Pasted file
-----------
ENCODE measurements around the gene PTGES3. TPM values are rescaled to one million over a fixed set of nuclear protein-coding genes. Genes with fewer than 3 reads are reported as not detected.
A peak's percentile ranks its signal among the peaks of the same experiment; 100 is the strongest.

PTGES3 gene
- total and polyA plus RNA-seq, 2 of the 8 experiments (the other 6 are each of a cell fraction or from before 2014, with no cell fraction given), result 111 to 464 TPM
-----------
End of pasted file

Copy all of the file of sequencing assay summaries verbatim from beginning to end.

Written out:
ENCODE measurements around the gene PTGES3. TPM values are rescaled to one million over a fixed set of nuclear protein-coding genes. Genes with fewer than 3 reads are reported as not detected.
A peak's percentile ranks its signal among the peaks of the same experiment; 100 is the strongest.

PTGES3 gene
- total and polyA plus RNA-seq, 2 of the 8 experiments (the other 6 are each of a cell fraction or from before 2014, with no cell fraction given), result 111 to 464 TPM